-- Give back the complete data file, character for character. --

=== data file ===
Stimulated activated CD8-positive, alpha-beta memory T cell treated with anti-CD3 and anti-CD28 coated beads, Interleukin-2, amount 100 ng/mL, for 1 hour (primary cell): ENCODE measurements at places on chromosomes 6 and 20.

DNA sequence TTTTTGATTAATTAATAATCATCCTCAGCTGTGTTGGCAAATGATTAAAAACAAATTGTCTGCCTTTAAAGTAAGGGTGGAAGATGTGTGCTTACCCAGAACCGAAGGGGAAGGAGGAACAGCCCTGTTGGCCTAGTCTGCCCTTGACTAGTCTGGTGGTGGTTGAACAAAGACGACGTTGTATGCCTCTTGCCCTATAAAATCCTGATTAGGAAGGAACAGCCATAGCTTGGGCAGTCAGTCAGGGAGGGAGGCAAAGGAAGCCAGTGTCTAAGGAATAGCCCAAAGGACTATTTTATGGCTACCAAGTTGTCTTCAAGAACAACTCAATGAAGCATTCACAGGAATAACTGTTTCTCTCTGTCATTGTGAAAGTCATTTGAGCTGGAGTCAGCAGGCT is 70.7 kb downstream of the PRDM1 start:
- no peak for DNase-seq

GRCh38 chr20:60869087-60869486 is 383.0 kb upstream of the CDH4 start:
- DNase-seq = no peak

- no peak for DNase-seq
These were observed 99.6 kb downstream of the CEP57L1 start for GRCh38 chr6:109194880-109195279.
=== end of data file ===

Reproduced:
Stimulated activated CD8-positive, alpha-beta memory T cell treated with anti-CD3 and anti-CD28 coated beads, Interleukin-2, amount 100 ng/mL, for 1 hour (primary cell): ENCODE measurements at places on chromosomes 6 and 20.

DNA sequence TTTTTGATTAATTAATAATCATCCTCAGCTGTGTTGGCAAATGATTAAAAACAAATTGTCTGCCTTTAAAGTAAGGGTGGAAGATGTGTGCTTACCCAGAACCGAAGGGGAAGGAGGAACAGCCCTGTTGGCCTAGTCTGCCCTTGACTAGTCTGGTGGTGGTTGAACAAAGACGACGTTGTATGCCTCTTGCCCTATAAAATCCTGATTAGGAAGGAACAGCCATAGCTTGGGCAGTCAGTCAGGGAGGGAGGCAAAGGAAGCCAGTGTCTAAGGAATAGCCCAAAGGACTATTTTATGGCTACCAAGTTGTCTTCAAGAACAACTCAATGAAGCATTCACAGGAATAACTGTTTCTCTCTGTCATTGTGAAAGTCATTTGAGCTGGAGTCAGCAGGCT is 70.7 kb downstream of the PRDM1 start:
- no peak for DNase-seq

GRCh38 chr20:60869087-60869486 is 383.0 kb upstream of the CDH4 start:
- DNase-seq = no peak

- no peak for DNase-seq
These were observed 99.6 kb downstream of the CEP57L1 start for GRCh38 chr6:109194880-109195279.